First posted 2 June 2009
I have just returned from a weeks break in Brittany, France. I couldn’t resist doing lots of landscapes and portraits there, so I now have a much bigger backlog of films to process. I shot Ilford HP5 120 rated 200 ISO and Ilford FP4 120 rated 50 ISO. I only took medium format on this trip (and a digi compact for family snaps and short video), because there wasn’t enough room in the car for the big stuff. I took a Yashicamat 124 G 6×6 cm and a Pentax 6×7 cm with two lenses, standard and wide.
I have been pretty single minded about large format and particularly 10×8 for the last year, but I have a real affection for square medium format. It gives high quality, coupled with ease of use. The 5×4 and the 10×8 are heavy, cumbersome and slow cameras to use and we offset that inconvenience with the excellent quality that they provide, but if you only plan to print to 10×8, medium format is a great choice.
Each type of camera that we as photographers choose, has its own special method of use. Each different viewfinder contributes something to the shooting experience and thus the final result. Large format images are viewed upside down and for those who are new to them, they are confusing to use.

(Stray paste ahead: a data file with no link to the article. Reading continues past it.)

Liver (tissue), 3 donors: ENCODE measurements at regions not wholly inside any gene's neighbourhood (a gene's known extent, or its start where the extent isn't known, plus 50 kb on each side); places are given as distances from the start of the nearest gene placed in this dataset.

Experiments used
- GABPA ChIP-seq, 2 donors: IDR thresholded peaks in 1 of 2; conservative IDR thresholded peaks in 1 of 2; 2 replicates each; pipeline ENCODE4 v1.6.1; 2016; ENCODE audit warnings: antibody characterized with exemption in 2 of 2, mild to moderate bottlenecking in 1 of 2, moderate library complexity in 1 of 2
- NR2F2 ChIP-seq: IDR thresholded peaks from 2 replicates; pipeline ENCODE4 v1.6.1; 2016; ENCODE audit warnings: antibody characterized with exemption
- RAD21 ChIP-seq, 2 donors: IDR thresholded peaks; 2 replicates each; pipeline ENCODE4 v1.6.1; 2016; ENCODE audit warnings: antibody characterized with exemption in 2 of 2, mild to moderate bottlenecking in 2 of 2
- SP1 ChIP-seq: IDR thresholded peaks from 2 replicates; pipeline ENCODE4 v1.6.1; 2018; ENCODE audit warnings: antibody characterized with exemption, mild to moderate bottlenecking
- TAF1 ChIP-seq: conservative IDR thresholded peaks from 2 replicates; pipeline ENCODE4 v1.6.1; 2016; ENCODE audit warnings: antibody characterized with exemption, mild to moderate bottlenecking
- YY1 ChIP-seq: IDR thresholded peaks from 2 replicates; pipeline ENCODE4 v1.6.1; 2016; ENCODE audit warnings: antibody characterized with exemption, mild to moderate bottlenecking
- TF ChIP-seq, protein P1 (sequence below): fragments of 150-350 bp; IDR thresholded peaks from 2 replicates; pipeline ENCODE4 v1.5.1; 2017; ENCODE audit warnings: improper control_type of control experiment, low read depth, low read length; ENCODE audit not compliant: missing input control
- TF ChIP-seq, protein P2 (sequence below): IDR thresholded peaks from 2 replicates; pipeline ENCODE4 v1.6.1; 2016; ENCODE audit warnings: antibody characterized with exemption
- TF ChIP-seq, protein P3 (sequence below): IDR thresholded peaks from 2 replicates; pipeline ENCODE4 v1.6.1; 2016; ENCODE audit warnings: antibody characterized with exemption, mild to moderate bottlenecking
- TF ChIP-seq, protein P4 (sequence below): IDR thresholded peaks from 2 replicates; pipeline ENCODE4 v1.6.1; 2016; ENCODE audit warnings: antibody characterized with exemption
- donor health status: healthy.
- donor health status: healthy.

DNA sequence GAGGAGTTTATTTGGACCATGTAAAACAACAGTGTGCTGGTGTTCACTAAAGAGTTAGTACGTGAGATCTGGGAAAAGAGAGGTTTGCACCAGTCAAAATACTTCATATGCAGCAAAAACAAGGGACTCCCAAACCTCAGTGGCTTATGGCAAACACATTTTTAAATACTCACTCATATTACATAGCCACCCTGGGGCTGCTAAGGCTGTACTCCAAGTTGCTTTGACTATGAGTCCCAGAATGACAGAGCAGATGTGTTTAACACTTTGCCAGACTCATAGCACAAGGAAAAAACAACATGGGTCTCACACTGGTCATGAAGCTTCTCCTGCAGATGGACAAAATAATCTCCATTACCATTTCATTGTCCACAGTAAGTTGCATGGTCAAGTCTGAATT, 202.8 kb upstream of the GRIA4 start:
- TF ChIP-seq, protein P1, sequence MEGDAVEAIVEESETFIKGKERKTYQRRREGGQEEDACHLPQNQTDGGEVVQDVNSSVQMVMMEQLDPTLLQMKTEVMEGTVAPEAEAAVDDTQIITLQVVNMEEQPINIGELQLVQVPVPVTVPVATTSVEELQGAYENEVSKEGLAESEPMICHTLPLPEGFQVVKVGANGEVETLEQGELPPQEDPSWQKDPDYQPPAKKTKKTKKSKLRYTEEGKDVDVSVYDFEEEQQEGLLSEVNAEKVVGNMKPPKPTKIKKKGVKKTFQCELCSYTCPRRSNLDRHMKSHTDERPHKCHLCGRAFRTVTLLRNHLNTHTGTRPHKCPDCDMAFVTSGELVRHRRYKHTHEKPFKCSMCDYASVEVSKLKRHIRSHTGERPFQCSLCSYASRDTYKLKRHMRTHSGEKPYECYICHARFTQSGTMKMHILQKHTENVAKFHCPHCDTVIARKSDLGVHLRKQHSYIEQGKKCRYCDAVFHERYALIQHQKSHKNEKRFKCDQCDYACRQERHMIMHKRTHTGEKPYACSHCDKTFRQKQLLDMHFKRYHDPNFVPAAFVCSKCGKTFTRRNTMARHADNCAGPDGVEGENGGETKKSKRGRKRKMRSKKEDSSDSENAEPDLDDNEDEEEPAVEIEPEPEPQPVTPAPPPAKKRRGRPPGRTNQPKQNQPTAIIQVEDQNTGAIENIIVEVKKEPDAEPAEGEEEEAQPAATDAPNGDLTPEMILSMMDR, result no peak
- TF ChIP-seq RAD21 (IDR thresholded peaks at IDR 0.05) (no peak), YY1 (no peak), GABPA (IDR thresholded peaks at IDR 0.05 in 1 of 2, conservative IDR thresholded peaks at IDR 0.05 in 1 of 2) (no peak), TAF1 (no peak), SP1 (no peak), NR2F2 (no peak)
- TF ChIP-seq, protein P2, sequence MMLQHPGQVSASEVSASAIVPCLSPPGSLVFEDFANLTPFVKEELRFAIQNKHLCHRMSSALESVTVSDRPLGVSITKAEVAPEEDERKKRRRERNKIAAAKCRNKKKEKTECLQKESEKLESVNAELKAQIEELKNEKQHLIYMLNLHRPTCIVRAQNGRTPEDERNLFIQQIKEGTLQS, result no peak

6×6 cameras mostly have a left/right reversal of the image in the viewer which is odd to the beginner, but after a while, I believe this adds to the result. Arriving at a scene and pointing the camera in the general direction, I glance down at the screen and see the arrangements of shapes and tones in a totally different way. I then move the camera around a little whilst looking through the viewfinder and check if a slightly different composition would be an improvement. Looking at the image reversed through the viewfinder gives me visual surprises and often I see a shot which I had not considered when looking around with my eyes. This is a special way to compose, and working this way means that the final print often surprises me.
This happened with the shot below and I deliberately put the focus at the back of the picture to draw the viewers eye to the black cow in the top right.
So I suppose what I am trying to say is that there is still very high quality from a medium format negative and the cameras are so much easier to use. (Well why didn’t you just say that at the beginning then? ).